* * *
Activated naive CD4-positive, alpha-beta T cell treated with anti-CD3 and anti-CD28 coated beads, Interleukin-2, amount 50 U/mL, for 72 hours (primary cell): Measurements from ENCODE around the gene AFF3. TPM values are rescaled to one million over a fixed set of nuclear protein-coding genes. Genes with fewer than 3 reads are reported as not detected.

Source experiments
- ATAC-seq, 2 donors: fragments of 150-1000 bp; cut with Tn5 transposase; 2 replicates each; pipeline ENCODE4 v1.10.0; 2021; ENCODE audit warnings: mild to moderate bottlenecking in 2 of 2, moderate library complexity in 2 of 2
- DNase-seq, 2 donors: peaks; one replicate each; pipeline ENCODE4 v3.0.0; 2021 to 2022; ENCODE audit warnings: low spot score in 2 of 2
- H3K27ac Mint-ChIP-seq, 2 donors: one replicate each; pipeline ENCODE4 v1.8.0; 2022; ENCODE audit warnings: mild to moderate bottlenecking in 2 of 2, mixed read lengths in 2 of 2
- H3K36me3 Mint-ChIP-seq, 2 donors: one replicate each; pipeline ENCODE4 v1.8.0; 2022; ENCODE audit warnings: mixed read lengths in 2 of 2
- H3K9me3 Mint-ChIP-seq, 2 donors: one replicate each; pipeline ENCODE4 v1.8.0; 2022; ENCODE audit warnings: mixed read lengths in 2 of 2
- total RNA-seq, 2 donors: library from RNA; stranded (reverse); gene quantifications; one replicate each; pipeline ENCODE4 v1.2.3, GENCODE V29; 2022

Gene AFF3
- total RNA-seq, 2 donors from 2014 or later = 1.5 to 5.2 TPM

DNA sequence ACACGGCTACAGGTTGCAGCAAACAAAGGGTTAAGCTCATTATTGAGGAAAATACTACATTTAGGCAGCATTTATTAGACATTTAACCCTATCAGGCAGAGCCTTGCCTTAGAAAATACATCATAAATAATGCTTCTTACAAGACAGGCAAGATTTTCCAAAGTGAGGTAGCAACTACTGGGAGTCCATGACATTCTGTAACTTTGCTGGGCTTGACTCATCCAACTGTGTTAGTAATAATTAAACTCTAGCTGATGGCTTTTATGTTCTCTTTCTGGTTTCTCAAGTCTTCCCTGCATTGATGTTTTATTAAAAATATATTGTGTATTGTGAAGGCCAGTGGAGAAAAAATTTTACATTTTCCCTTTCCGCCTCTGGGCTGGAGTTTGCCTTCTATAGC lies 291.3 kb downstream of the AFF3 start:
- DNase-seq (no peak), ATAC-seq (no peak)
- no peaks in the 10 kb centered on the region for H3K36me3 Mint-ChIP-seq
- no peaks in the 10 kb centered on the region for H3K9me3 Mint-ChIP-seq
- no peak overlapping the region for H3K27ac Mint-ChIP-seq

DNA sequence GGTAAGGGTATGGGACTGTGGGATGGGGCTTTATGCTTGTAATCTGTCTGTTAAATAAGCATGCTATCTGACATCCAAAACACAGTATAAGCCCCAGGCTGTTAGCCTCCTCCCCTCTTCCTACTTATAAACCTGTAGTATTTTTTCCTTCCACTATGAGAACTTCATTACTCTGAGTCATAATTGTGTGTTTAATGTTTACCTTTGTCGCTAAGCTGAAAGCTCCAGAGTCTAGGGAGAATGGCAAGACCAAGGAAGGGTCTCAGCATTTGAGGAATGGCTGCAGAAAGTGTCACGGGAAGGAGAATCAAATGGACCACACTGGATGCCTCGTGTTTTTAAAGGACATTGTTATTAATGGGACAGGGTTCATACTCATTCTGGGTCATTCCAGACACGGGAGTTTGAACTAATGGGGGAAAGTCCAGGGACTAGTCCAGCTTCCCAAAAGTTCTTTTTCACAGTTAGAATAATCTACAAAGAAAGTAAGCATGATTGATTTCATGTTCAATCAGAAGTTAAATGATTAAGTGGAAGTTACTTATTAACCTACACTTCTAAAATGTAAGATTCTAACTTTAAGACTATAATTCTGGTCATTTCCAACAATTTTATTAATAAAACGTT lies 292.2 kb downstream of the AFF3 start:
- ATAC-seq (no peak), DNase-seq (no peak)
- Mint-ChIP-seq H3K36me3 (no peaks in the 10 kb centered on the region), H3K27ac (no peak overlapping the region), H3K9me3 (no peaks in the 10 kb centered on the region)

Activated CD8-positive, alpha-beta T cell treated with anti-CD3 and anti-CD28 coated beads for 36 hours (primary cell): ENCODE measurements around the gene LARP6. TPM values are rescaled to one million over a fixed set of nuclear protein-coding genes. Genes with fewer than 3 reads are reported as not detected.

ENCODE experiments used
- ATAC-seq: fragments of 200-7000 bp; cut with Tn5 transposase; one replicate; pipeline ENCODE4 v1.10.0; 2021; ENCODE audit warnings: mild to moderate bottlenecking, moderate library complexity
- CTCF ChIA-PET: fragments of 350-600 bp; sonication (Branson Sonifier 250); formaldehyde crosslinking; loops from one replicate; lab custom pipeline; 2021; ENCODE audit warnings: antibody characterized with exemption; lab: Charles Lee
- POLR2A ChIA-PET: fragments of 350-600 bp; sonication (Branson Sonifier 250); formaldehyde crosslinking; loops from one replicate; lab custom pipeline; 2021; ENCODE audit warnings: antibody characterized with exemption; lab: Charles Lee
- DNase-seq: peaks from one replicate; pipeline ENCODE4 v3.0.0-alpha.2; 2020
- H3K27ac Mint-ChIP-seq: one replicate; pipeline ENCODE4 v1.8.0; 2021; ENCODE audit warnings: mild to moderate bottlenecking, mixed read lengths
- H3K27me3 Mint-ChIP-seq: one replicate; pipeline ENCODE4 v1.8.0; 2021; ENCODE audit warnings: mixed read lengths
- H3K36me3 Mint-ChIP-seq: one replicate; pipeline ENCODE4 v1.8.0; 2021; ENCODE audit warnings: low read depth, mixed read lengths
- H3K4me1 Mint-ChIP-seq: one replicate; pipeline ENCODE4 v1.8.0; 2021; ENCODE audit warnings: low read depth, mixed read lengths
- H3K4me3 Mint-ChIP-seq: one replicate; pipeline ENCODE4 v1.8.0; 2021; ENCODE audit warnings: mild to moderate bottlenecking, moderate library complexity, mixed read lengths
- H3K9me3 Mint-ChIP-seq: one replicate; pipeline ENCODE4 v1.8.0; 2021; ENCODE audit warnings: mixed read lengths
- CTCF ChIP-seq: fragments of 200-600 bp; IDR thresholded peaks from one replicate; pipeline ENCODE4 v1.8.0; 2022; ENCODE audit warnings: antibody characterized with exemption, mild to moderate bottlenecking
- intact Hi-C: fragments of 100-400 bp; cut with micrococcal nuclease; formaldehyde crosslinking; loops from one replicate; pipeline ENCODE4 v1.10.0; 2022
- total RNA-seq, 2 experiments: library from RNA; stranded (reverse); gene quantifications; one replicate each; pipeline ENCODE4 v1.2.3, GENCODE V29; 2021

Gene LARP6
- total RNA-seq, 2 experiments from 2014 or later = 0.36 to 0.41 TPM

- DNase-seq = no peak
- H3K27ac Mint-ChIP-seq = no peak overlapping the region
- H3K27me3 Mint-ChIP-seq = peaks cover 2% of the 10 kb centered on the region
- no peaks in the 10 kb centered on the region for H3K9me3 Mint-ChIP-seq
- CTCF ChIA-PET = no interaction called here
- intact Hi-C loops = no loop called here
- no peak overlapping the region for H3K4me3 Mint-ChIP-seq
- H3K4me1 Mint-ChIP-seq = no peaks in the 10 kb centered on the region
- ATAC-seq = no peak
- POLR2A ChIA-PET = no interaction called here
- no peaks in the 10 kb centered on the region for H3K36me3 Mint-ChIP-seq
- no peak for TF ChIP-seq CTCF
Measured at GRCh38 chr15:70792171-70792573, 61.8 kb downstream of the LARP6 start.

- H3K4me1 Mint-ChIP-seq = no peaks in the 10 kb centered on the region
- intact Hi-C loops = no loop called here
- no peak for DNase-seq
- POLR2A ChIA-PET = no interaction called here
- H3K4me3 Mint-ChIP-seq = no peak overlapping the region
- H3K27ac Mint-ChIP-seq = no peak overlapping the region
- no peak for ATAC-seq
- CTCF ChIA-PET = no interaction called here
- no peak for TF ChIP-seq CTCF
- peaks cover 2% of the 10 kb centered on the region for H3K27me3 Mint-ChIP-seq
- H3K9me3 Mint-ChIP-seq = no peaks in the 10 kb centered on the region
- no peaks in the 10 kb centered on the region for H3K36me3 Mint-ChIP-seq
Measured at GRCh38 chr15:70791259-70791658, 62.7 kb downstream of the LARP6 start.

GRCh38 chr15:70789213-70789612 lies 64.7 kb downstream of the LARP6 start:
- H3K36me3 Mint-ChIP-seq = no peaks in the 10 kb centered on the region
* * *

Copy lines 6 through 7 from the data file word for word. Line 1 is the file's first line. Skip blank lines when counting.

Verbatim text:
- H3K36me3 Mint-ChIP-seq, 2 donors: one replicate each; pipeline ENCODE4 v1.8.0; 2022; ENCODE audit warnings: mixed read lengths in 2 of 2
- H3K9me3 Mint-ChIP-seq, 2 donors: one replicate each; pipeline ENCODE4 v1.8.0; 2022; ENCODE audit warnings: mixed read lengths in 2 of 2